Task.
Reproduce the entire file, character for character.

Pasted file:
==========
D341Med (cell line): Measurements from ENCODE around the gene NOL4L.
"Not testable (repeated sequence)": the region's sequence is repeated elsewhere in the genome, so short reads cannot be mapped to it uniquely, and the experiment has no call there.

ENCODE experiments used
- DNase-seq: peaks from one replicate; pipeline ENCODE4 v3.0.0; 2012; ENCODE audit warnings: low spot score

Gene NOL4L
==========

D341Med (cell line): Measurements from ENCODE around the gene NOL4L.
"Not testable (repeated sequence)": the region's sequence is repeated elsewhere in the genome, so short reads cannot be mapped to it uniquely, and the experiment has no call there.

ENCODE experiments used
- DNase-seq: peaks from one replicate; pipeline ENCODE4 v3.0.0; 2012; ENCODE audit warnings: low spot score

Gene NOL4L